Tell me about the gear you used on the record. I’m guessing the list of pedals is pretty long?

Yes, I am a big fan of guitar pedals! My main pedals would be my Fender Blender, Earthquaker Pitch Bay and TC Electronic T2 reverb.

Amp wise I use my Orange Thunderverb 50W, Marshall cabinet and my main guitar is a Fender Supersonic.

I had a lot of fun playing with reverb and feedback, with Robert Watson (SCAN) making my very own amp wall.

During the recording process I was able to layer lots of different notes’ feedback by tuning down my low E to a note that fit well with each song, so we could create a hum to gel the songs together. 

Panther - Bitch Falcon

How did you get hooked up with Alex Newport? I understand a number of people did test mixes – would you be able to share any names of other people in consideration?

We just sent his manager a request! Everybody’s gotta work. In terms of test mixing we asked a few people we liked in Dublin but the guys were fairly enthusiastic about Alex from the start so we held on for his reply.

I love how outside-the-box your playing is. Gaslight is a prime example – half the song you’re just hitting the guitar wide open without fretting anything, and in sections you’re playing the strings between nuts and tuners. Where do you draw influence for those kinds of things?

Thanks! Well the main riff in Gaslight is definitely influenced by Girl Band. Their style of playing has influenced a lot of guitar players in Ireland to think a bit more outside of the box! I guess I’ve always enjoyed guitar playing on the stranger side rather than super technical. I love Annie Clark (St Vincent), Ricky Gardiner (David Bowie) and Carlos Alomar.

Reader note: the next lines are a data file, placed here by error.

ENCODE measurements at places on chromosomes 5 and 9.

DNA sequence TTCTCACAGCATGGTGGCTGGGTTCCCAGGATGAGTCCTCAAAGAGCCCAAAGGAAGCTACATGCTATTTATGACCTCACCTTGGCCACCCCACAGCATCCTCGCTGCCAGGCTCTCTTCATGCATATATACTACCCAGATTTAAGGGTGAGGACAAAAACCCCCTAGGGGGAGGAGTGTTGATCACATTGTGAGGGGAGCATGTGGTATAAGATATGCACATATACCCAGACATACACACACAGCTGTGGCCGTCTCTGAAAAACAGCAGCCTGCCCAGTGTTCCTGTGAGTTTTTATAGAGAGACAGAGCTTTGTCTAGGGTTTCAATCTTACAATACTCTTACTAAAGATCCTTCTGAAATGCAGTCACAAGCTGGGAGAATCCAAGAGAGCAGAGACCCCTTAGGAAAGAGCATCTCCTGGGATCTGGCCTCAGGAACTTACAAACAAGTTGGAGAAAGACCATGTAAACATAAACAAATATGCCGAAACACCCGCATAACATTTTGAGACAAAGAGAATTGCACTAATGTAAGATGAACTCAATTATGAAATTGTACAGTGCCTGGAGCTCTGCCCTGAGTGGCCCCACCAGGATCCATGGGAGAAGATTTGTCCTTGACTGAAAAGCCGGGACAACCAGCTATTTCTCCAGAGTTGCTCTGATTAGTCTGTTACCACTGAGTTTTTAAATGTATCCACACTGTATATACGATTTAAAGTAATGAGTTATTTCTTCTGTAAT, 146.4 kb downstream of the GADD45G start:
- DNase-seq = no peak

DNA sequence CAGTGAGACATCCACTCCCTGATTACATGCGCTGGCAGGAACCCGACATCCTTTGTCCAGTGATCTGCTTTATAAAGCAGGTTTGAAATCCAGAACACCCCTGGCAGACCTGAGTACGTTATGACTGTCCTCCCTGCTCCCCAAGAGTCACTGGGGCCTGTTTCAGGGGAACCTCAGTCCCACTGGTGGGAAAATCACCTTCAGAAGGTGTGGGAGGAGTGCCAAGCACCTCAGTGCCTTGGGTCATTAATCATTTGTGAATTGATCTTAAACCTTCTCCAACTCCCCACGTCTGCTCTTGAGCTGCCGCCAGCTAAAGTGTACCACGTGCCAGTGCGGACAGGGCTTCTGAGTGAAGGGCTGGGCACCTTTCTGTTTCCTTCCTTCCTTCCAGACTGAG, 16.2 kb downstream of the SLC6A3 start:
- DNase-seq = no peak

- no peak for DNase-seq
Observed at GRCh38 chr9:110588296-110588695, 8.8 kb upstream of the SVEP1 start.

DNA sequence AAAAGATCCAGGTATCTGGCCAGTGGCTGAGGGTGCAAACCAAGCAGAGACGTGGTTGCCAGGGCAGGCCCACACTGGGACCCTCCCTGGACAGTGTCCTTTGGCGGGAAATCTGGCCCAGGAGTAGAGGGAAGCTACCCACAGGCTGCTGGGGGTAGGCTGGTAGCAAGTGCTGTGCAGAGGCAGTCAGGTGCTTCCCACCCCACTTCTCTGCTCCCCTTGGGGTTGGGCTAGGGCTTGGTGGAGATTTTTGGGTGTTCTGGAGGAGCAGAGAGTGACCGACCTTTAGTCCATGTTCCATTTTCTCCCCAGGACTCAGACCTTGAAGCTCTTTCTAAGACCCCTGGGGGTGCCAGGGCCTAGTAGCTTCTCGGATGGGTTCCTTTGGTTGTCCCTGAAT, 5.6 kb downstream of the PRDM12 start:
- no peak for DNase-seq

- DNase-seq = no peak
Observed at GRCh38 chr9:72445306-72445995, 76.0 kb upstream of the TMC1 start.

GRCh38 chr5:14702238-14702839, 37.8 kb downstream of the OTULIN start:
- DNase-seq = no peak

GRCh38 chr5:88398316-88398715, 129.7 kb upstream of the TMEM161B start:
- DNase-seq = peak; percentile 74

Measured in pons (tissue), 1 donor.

Tell me about the dynamic between your guitar and Barry’s bass – one of the things that strikes me is that the bass in Bitch Falcoln is much less of a “backing instrument” than you would expect, both in terms of how chewy and present his tone is, and how the bass lines are also less “foundational” and more like lead lines. How does that influence what you’re doing?

I think Barry’s bass (lines) are really strong backing, but they lead the song melodically as well as holding a foundation with the rhythm. Barry’s bass allowed me to do whatever I wanted in the guitar front, I could add tones to make it sound sadder, more dreamy as his bass had the strength of both bass and rhythm guitar.

Finally, what are some other bands in Ireland that people should check out?

Altered Hours, Grave Goods, Pretty Happy, Shifting, Ten Past Seven, BATS, Panik Attaks, Pillow Queens, Ailbhe Reddy, Silverbacks, Meltybrains?, Lankum, New Dad, Percolator, to name just a few…

Brian Kelleher

I am the content manager at KillerGuitarRigs.com and I want to tell you all about guitars. I've been playing music since 1986 when my older brother taught me to play "Gigantic" by The Pixies on a bass with two strings. Since then, I've owned dozens of instruments from guitars to e-drums, and spent more time than I'd like to admit sitting in vans waiting for venues to open across Europe and the US.